Curriculum focused

Here, the knowledge of subject matter is conceived as the pursuit of knowledge through the application of theory and practical skills, adherence to professional standards, and the influence of external motivation. Table 4 shows illustrative excerpts from the interviews.

Table 4 Dimension Knowledge of Subject Matter - Curriculum-focused

Educational Multivalence

Here, the conception of knowledge of subject matter centers on the simultaneous embrace of diverse perspectives, shaped by external influences. It involves prioritizing the ideas, norms, and beliefs of the surrounding systems. Table 5 presents representative quotes extracted from the interviews.

Table 5 Dimension Knowledge of Subject Matter - Educational multivalence

Autonomous Mastery of Learning. Here, the knowledge of subject matter is conceived as self-crafted principles, gracefully adapting to and embracing complexity. Table 6 provides examples in the form of excerpts from the conducted interviews.

Table 6 Dimension Knowledge of Subject Matter - Autonomous mastery of learning

The dimension of knowledge of human relations

This dimension can be described in terms of three qualitatively distinct ways of understanding.


Here the focus is primarily on personal performance, accomplishments, and self-validation, with less attention to patients and work colleagues. It shows the importance in striking a balance between external opinions and self-interest while fostering transactional relationships for personal achievement. Table 7 are example quotes form the interviews.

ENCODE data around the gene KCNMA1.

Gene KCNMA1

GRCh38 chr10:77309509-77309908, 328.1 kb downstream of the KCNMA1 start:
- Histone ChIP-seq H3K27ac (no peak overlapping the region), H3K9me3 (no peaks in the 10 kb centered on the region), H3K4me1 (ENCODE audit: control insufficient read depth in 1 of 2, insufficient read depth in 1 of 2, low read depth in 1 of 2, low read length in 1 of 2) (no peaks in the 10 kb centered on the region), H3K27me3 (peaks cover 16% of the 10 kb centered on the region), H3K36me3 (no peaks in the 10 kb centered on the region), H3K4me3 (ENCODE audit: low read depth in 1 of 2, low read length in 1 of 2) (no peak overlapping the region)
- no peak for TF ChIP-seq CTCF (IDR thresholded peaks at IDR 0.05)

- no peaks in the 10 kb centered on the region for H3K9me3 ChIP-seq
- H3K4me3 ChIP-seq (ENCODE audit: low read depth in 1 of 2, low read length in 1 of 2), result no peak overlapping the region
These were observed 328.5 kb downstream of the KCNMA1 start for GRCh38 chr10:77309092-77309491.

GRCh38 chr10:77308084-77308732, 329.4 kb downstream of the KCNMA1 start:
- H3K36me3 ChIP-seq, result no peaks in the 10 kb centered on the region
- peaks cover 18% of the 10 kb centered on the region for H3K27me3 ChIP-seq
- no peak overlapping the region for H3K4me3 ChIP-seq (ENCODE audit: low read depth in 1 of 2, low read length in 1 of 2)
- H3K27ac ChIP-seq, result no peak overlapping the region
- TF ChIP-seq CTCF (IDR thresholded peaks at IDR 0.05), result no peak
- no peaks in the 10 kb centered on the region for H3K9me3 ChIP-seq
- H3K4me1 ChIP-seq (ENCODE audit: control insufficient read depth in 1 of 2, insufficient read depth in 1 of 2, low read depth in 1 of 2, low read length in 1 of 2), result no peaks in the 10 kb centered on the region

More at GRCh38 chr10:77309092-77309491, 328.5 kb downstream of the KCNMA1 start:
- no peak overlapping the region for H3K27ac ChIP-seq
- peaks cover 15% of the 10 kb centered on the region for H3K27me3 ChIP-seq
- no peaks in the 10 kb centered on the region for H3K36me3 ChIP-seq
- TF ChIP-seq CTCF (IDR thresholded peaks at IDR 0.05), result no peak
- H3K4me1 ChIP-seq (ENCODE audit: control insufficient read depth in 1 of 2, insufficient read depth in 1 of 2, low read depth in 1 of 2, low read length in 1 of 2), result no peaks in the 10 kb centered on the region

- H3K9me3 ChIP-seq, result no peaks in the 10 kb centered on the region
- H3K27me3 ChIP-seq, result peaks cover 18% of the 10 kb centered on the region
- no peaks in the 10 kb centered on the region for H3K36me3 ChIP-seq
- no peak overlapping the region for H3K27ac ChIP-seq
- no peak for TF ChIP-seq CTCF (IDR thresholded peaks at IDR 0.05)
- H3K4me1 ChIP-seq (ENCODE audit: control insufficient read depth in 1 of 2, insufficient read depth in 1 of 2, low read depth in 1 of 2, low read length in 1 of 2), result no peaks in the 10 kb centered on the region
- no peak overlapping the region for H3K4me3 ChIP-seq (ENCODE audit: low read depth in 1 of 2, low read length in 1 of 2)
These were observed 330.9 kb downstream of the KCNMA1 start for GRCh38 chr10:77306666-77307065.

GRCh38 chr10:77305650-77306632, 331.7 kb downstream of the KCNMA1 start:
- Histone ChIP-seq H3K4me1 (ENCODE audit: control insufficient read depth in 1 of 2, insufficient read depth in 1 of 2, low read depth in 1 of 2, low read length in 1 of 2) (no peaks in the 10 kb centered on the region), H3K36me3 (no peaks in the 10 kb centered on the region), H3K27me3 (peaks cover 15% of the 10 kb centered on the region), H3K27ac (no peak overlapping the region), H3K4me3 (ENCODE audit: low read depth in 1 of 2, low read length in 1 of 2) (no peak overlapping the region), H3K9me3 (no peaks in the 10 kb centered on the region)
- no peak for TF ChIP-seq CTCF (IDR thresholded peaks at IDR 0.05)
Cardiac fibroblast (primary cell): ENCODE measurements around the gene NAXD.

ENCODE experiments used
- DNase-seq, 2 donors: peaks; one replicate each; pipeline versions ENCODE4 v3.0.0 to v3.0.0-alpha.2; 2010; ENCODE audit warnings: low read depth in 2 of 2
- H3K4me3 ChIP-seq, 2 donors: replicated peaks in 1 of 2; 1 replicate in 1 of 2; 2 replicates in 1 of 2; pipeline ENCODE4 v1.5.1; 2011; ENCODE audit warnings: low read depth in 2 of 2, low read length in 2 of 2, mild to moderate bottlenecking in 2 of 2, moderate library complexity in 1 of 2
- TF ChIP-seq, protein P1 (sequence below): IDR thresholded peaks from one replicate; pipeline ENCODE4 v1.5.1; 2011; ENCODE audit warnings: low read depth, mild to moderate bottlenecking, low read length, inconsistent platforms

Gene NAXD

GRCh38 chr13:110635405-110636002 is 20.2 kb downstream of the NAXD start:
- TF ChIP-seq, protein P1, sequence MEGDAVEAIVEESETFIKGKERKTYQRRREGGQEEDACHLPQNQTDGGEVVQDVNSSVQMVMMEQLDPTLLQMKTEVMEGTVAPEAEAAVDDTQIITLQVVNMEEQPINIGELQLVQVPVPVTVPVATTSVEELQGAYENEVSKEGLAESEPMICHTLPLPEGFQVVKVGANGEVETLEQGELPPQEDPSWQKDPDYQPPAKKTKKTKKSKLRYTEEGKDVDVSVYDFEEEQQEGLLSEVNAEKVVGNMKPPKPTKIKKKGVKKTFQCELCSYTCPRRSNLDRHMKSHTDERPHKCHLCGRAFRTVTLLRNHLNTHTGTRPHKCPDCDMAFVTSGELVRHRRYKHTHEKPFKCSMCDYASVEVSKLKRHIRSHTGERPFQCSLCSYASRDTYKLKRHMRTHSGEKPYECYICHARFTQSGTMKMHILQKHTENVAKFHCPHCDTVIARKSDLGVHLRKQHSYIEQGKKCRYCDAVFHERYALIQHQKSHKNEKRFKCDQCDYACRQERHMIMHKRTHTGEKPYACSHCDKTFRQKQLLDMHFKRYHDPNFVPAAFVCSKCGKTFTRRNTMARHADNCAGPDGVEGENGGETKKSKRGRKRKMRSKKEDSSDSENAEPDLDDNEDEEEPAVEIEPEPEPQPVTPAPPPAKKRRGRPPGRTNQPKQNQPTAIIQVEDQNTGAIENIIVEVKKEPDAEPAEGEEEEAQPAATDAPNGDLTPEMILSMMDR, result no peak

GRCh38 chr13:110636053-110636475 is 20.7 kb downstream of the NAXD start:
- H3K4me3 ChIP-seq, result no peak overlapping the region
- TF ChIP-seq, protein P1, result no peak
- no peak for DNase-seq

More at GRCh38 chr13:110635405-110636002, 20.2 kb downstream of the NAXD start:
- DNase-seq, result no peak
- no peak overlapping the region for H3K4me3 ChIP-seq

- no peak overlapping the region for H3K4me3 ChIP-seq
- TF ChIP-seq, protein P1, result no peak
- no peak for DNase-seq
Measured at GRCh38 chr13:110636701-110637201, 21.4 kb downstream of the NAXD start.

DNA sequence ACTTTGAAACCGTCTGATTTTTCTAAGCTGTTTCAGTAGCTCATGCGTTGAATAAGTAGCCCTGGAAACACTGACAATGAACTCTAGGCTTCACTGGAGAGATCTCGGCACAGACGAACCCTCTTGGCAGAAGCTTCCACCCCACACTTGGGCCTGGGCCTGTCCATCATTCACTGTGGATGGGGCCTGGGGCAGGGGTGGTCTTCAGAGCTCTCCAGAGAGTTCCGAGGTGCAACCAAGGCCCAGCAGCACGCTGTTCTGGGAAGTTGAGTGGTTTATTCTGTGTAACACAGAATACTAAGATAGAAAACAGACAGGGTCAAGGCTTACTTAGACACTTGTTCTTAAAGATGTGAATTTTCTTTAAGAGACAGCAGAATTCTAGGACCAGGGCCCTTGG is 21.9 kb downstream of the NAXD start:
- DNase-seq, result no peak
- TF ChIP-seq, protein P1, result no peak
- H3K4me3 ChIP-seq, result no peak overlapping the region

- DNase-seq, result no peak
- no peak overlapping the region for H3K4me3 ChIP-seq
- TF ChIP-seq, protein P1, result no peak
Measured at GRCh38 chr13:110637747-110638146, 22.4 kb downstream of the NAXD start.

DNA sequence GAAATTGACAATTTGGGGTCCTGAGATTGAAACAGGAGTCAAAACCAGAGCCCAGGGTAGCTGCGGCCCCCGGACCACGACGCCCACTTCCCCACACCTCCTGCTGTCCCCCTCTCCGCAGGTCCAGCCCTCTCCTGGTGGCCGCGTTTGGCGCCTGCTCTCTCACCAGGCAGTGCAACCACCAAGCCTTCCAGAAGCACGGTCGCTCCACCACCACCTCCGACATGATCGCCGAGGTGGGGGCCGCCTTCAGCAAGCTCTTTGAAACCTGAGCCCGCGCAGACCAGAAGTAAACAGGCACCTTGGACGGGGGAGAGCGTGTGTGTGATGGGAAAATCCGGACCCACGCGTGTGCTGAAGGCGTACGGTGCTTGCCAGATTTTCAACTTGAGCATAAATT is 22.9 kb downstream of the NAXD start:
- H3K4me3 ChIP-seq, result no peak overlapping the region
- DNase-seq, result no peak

Table 7 Dimension Knowledge of Human Relations - Individual-centric

Community aware

This understanding acknowledges the influence of team members and patients and emphasizes the impact on the people in one’s surroundings. It gives importance to external perception and validation and seeks role models for shaping one’s own identity. Table 8 provides illustrative excerpts from the interviews.

Table 8 Dimension Knowledge of Human Relations - Community aware


This understanding prioritizes positive and respectful interactions with others, both in personal and professional settings, while demonstrating a deep understanding of how one’s actions impact the broader community. This person operates independently of external validation and remains grounded in professional values. Table 9 shows the interviewee quotes.